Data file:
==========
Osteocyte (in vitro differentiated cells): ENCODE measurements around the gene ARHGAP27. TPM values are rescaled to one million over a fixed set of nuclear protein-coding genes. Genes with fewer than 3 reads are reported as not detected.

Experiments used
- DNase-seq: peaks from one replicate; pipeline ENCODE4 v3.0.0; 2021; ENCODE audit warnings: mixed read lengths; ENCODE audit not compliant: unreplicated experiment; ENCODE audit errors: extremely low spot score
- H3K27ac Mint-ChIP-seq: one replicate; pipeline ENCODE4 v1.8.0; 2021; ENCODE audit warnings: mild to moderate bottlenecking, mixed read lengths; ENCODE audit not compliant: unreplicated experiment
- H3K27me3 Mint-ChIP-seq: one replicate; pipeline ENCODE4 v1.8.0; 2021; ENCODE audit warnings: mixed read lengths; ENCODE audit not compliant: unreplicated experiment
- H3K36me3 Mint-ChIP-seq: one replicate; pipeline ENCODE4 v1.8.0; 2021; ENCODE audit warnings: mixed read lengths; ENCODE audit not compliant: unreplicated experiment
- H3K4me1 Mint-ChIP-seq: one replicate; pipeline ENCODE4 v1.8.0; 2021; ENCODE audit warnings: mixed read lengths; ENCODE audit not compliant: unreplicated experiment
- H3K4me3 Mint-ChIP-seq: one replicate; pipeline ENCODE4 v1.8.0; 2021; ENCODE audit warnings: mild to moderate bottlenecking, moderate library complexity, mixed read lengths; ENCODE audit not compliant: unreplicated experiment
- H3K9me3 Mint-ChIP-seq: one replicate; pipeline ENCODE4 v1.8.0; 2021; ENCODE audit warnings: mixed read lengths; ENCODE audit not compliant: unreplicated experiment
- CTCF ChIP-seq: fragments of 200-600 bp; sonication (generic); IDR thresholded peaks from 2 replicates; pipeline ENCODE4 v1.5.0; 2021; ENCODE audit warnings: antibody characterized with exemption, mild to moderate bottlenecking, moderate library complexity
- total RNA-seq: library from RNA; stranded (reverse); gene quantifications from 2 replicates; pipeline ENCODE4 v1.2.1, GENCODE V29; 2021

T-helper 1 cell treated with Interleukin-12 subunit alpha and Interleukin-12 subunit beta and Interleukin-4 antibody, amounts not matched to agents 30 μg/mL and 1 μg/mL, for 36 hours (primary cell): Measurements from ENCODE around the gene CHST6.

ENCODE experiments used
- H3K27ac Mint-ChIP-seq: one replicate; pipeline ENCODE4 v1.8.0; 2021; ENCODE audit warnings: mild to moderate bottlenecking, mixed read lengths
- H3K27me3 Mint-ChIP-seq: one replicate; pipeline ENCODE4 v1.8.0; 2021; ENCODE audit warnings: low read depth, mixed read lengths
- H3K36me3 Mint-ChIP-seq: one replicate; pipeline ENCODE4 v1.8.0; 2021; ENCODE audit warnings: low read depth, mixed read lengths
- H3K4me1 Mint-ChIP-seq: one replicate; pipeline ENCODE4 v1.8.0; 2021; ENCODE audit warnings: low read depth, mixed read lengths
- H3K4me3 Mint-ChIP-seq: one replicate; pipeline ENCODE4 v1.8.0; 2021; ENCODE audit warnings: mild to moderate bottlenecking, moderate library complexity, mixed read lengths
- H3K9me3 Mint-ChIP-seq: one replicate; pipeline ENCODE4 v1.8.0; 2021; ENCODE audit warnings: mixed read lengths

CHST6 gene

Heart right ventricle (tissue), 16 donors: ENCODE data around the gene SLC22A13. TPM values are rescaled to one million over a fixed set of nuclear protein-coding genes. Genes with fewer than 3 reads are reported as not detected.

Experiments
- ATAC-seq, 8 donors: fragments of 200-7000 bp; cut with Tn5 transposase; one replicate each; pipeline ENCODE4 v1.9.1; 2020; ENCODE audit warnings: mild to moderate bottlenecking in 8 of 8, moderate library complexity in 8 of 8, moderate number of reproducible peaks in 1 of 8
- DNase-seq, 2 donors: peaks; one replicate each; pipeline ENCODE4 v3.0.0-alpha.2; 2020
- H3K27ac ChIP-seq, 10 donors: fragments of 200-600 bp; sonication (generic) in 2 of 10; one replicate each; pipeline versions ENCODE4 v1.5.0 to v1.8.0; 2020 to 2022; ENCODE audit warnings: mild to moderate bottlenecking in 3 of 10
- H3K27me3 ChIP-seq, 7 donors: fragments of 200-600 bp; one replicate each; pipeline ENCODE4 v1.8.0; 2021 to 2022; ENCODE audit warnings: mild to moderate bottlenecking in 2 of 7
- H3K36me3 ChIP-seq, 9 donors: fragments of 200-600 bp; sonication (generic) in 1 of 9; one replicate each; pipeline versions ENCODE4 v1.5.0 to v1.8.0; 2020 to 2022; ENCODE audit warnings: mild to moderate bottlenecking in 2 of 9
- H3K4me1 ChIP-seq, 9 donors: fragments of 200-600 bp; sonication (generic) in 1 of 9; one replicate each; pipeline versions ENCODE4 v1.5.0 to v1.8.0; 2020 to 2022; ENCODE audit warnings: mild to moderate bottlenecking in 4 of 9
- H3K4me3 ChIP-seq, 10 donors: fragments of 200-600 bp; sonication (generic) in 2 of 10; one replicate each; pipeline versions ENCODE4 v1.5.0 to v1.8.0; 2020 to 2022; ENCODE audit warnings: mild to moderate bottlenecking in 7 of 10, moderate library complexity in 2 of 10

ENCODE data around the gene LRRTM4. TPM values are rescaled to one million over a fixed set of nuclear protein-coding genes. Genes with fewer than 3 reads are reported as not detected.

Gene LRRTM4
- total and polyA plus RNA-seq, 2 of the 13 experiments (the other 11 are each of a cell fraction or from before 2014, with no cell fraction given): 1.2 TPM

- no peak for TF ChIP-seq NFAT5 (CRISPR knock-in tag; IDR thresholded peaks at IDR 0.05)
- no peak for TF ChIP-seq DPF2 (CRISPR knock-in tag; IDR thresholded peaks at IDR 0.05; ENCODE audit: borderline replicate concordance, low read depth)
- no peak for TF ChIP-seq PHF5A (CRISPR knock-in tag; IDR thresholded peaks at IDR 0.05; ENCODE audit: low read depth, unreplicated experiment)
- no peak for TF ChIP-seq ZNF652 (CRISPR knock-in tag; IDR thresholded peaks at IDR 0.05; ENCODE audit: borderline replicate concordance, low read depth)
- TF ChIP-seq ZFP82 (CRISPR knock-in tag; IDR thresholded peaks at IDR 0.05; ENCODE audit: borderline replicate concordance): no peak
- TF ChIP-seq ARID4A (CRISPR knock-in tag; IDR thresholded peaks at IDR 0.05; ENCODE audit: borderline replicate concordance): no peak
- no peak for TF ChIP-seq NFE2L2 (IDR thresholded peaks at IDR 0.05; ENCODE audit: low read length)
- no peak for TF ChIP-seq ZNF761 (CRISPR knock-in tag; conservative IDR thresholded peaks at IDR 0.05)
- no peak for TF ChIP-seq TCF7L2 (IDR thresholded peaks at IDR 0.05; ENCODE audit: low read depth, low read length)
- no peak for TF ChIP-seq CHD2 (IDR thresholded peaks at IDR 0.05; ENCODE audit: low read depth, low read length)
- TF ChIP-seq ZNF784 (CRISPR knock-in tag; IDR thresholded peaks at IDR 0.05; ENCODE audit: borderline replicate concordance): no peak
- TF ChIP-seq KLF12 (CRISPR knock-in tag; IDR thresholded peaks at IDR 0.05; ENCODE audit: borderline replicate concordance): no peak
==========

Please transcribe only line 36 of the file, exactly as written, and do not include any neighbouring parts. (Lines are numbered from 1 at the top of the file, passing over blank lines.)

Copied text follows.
- no peak for TF ChIP-seq ZNF652 (CRISPR knock-in tag; IDR thresholded peaks at IDR 0.05; ENCODE audit: borderline replicate concordance, low read depth)